If we look up the word ‘conform’ it means comply. That means meeting the standard. So it is a binary judgement. That must therefore mean generally conforms also conversely means also, does not comply in parts. It seems odd to me that a profession obsessed with being ‘risk based’ would then have such a two dimensional, binary, and non risk based compliance opinion applied to itself. So is a ‘generally conforms’ service at significant or minor risk of not meeting its objectives? How impactful are the areas of non compliance? Not complying with ethics is presumably much worse than not issuing a form of opinion on an assignment level piece of work, or not immediately drawing the board’s attention to an error in an audit report? Who knows?
When I had my service’s EQA at the beginning of this year I was clear with the reviewing party that I did need the requisite badge, and yes expressed in terms of compliance, but that I was much more interested in how good that compliance was. Did my internal audit service make a difference to my client? In other words did the work of my service amount to a whole hill of beans or not?
That’s not something that is so easy to express. Particularly in terms of the Standards, as the Standards require basic compliance only. They do not require any particular measure of quality. Compliance with them neither guarantees nor prevents quality audit work being done. As an example let’s take attribute standard 1100:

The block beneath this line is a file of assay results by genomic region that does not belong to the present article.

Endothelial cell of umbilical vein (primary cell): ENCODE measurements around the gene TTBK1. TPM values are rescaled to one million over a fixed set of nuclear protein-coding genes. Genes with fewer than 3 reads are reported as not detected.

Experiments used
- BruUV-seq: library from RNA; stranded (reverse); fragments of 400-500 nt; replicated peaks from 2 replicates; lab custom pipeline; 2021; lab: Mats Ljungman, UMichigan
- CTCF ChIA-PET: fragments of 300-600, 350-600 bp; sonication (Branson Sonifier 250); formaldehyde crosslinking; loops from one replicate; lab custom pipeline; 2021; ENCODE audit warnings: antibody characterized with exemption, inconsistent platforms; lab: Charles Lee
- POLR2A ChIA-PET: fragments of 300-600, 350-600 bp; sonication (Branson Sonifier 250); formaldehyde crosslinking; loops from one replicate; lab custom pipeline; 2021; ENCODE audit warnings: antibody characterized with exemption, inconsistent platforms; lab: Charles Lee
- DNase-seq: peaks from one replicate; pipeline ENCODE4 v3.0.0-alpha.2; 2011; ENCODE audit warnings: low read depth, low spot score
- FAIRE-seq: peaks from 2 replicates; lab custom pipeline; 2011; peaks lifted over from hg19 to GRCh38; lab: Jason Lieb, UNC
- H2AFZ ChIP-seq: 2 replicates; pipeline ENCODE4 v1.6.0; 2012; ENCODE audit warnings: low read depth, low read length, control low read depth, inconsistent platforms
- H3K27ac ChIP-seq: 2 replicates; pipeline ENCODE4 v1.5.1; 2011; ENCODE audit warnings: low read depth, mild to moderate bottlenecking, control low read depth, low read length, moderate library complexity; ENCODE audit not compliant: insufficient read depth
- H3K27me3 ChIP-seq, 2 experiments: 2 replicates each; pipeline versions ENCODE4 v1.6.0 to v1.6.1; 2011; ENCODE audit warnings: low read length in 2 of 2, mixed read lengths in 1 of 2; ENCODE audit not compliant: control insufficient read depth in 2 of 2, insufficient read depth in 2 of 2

Threats to independence must be managed at the individual auditor, engagement, functional and organisational levels.
Well you either do or do not manage independence at these levels. The standard does not require it to be done well, or to a low risk appetite, or high quality, merely to be done. Let’s take a performance standard:
The internal audit activity’s plan of engagements must be based on a documented risk assessment, undertaken at least annually. The input of senior management and the board must be considered in this process.
Again – there is no requirement for the risk assessment to be good or high quality. Merely for it to exist, be done annually with input from senior management and the board. So I wonder, how do so few audit services not fully comply? I consider the Standards, therefore, in terms of a risk based quality delivery, to be merely the basis and required baseline framework. I ask again how then do so few audit services obtain fully compliant?
I expect and inculcate in my audit team a methodology and set of professional standards and ethics that mean they naturally comply with the Standards, both collectively and individually. This does take time, but high quality auditors will comply with the standards without even thinking about it. I know and trust my team will comply with the standards, because they know that they should and because I, and my senior team, have inculcated good internal audit as an instinctual response. That does not mean I don’t check and review, and never have to correct the tiller individually or collectively to make sure it remains so. Nor does it mean I do not undergo an EQA as required (indeed it’s a useful process).
For those of you wondering about my EQA, my service was deemed fully compliant, as well as identifying things that I and my service could do better and more of. That’s a long way from non compliance in my view, and as internal audit has so much expectation upon it now, can any of us afford not to comply?